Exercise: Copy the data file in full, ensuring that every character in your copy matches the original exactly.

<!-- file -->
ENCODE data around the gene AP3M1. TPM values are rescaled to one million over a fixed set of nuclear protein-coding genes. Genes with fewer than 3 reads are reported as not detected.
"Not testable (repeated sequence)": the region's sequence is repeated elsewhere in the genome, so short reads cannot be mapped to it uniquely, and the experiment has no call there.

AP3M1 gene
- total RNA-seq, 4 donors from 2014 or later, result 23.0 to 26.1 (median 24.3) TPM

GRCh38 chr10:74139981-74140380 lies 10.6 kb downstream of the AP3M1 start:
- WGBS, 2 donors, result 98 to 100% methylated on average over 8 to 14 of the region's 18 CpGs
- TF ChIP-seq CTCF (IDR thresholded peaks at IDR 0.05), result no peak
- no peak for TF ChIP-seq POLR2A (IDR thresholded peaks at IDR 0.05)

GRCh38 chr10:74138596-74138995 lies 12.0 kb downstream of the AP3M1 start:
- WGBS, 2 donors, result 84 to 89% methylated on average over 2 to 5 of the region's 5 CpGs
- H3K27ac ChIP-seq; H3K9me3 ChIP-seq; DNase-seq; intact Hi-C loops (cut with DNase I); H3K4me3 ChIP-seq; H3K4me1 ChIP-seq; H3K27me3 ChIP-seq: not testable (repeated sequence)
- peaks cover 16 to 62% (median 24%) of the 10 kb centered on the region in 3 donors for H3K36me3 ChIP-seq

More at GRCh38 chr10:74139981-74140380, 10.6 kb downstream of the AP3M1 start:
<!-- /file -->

ENCODE data around the gene AP3M1. TPM values are rescaled to one million over a fixed set of nuclear protein-coding genes. Genes with fewer than 3 reads are reported as not detected.
"Not testable (repeated sequence)": the region's sequence is repeated elsewhere in the genome, so short reads cannot be mapped to it uniquely, and the experiment has no call there.

AP3M1 gene
- total RNA-seq, 4 donors from 2014 or later, result 23.0 to 26.1 (median 24.3) TPM

GRCh38 chr10:74139981-74140380 lies 10.6 kb downstream of the AP3M1 start:
- WGBS, 2 donors, result 98 to 100% methylated on average over 8 to 14 of the region's 18 CpGs
- TF ChIP-seq CTCF (IDR thresholded peaks at IDR 0.05), result no peak
- no peak for TF ChIP-seq POLR2A (IDR thresholded peaks at IDR 0.05)

GRCh38 chr10:74138596-74138995 lies 12.0 kb downstream of the AP3M1 start:
- WGBS, 2 donors, result 84 to 89% methylated on average over 2 to 5 of the region's 5 CpGs
- H3K27ac ChIP-seq; H3K9me3 ChIP-seq; DNase-seq; intact Hi-C loops (cut with DNase I); H3K4me3 ChIP-seq; H3K4me1 ChIP-seq; H3K27me3 ChIP-seq: not testable (repeated sequence)
- peaks cover 16 to 62% (median 24%) of the 10 kb centered on the region in 3 donors for H3K36me3 ChIP-seq

More at GRCh38 chr10:74139981-74140380, 10.6 kb downstream of the AP3M1 start: